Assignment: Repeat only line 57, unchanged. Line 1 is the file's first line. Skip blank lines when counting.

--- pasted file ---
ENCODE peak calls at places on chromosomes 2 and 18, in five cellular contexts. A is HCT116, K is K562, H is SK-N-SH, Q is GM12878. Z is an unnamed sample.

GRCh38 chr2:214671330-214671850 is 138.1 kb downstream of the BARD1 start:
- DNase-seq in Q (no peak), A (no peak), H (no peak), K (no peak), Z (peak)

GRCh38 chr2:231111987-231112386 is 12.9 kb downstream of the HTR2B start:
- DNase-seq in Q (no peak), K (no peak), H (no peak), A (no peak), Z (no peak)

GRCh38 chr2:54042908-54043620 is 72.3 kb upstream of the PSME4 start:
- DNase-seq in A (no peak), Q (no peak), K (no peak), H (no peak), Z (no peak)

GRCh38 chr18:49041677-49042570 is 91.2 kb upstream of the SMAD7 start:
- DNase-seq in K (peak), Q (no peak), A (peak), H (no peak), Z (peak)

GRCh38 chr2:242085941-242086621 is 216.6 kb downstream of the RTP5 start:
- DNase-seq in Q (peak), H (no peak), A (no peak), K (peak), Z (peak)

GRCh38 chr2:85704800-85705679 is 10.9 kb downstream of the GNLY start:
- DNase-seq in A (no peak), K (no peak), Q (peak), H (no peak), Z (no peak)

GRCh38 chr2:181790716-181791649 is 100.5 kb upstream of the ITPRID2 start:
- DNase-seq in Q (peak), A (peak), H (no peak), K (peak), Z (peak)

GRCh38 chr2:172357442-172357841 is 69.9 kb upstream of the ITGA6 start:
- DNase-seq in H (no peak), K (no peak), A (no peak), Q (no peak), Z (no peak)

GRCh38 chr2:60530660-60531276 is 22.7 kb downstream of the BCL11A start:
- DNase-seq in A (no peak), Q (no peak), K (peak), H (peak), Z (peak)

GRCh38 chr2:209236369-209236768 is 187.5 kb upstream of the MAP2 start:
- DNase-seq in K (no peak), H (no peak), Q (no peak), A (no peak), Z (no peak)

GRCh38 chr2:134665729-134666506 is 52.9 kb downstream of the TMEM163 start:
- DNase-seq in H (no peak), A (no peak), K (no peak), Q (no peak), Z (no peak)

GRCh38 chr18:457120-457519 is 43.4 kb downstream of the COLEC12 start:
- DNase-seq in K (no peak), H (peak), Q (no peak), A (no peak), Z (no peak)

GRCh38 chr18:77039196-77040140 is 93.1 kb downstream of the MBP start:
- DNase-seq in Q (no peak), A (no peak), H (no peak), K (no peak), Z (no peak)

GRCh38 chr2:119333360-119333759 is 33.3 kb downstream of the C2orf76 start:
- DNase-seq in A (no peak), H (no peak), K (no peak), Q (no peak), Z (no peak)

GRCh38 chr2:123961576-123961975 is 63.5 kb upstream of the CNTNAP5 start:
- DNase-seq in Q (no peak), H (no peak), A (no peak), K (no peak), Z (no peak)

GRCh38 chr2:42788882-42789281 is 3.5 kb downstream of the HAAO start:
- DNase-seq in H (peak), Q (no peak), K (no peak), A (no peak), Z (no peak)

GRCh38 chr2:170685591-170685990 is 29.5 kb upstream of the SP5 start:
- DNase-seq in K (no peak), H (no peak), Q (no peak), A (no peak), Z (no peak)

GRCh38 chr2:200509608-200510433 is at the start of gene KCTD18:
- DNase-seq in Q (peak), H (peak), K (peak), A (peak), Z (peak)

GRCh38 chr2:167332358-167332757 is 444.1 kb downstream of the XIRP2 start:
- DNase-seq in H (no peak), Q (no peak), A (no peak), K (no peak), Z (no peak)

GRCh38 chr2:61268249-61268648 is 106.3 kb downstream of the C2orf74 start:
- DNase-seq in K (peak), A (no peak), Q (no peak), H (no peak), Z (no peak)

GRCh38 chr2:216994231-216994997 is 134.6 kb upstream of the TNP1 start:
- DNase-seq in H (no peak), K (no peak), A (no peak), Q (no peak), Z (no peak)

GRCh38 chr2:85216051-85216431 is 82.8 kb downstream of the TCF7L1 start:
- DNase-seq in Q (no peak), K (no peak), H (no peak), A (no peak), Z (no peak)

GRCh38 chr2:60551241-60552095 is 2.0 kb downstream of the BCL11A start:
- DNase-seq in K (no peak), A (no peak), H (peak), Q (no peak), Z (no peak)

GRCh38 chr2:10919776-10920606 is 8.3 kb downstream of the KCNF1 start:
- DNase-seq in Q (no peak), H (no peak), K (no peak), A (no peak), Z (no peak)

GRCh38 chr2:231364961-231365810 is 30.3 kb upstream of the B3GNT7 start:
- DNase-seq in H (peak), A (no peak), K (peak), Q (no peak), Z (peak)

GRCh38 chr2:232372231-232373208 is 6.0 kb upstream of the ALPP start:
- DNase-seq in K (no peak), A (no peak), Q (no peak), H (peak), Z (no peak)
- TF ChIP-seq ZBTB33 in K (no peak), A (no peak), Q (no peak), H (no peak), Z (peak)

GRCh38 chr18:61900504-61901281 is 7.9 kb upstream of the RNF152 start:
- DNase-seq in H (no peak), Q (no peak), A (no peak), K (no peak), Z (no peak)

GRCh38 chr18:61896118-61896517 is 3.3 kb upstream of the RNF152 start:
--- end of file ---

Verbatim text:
GRCh38 chr18:61896118-61896517 is 3.3 kb upstream of the RNF152 start: